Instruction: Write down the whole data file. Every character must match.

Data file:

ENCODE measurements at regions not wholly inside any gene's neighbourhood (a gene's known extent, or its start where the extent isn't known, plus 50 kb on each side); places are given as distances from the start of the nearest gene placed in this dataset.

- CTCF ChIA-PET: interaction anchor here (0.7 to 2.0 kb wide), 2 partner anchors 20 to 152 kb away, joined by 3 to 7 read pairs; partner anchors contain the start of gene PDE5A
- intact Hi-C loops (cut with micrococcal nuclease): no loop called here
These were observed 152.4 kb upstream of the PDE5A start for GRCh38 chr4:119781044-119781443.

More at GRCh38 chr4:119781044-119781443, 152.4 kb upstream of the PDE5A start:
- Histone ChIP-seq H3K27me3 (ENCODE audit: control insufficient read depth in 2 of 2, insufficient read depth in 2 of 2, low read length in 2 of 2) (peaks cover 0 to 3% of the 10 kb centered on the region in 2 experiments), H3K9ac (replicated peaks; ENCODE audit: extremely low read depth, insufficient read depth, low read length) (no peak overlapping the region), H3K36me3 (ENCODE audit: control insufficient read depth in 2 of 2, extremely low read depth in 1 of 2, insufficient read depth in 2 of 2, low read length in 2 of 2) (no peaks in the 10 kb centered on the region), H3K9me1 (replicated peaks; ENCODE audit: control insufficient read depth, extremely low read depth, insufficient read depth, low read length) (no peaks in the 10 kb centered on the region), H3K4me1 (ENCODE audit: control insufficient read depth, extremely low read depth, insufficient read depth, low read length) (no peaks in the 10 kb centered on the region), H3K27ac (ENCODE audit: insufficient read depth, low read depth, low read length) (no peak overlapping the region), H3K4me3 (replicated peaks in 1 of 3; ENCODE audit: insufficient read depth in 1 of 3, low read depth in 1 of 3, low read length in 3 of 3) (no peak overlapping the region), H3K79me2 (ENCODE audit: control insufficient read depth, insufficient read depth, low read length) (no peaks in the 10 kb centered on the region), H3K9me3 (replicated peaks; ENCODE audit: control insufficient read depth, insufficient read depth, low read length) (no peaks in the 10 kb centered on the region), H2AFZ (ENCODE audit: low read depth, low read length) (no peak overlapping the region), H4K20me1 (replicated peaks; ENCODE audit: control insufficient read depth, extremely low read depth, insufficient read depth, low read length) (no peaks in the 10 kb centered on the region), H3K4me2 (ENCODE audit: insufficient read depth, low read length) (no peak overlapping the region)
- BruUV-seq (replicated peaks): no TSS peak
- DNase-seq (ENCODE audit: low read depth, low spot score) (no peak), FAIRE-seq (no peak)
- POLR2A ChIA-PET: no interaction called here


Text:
ENCODE measurements at regions not wholly inside any gene's neighbourhood (a gene's known extent, or its start where the extent isn't known, plus 50 kb on each side); places are given as distances from the start of the nearest gene placed in this dataset.

- CTCF ChIA-PET: interaction anchor here (0.7 to 2.0 kb wide), 2 partner anchors 20 to 152 kb away, joined by 3 to 7 read pairs; partner anchors contain the start of gene PDE5A
- intact Hi-C loops (cut with micrococcal nuclease): no loop called here
These were observed 152.4 kb upstream of the PDE5A start for GRCh38 chr4:119781044-119781443.

More at GRCh38 chr4:119781044-119781443, 152.4 kb upstream of the PDE5A start:
- Histone ChIP-seq H3K27me3 (ENCODE audit: control insufficient read depth in 2 of 2, insufficient read depth in 2 of 2, low read length in 2 of 2) (peaks cover 0 to 3% of the 10 kb centered on the region in 2 experiments), H3K9ac (replicated peaks; ENCODE audit: extremely low read depth, insufficient read depth, low read length) (no peak overlapping the region), H3K36me3 (ENCODE audit: control insufficient read depth in 2 of 2, extremely low read depth in 1 of 2, insufficient read depth in 2 of 2, low read length in 2 of 2) (no peaks in the 10 kb centered on the region), H3K9me1 (replicated peaks; ENCODE audit: control insufficient read depth, extremely low read depth, insufficient read depth, low read length) (no peaks in the 10 kb centered on the region), H3K4me1 (ENCODE audit: control insufficient read depth, extremely low read depth, insufficient read depth, low read length) (no peaks in the 10 kb centered on the region), H3K27ac (ENCODE audit: insufficient read depth, low read depth, low read length) (no peak overlapping the region), H3K4me3 (replicated peaks in 1 of 3; ENCODE audit: insufficient read depth in 1 of 3, low read depth in 1 of 3, low read length in 3 of 3) (no peak overlapping the region), H3K79me2 (ENCODE audit: control insufficient read depth, insufficient read depth, low read length) (no peaks in the 10 kb centered on the region), H3K9me3 (replicated peaks; ENCODE audit: control insufficient read depth, insufficient read depth, low read length) (no peaks in the 10 kb centered on the region), H2AFZ (ENCODE audit: low read depth, low read length) (no peak overlapping the region), H4K20me1 (replicated peaks; ENCODE audit: control insufficient read depth, extremely low read depth, insufficient read depth, low read length) (no peaks in the 10 kb centered on the region), H3K4me2 (ENCODE audit: insufficient read depth, low read length) (no peak overlapping the region)
- BruUV-seq (replicated peaks): no TSS peak
- DNase-seq (ENCODE audit: low read depth, low spot score) (no peak), FAIRE-seq (no peak)
- POLR2A ChIA-PET: no interaction called here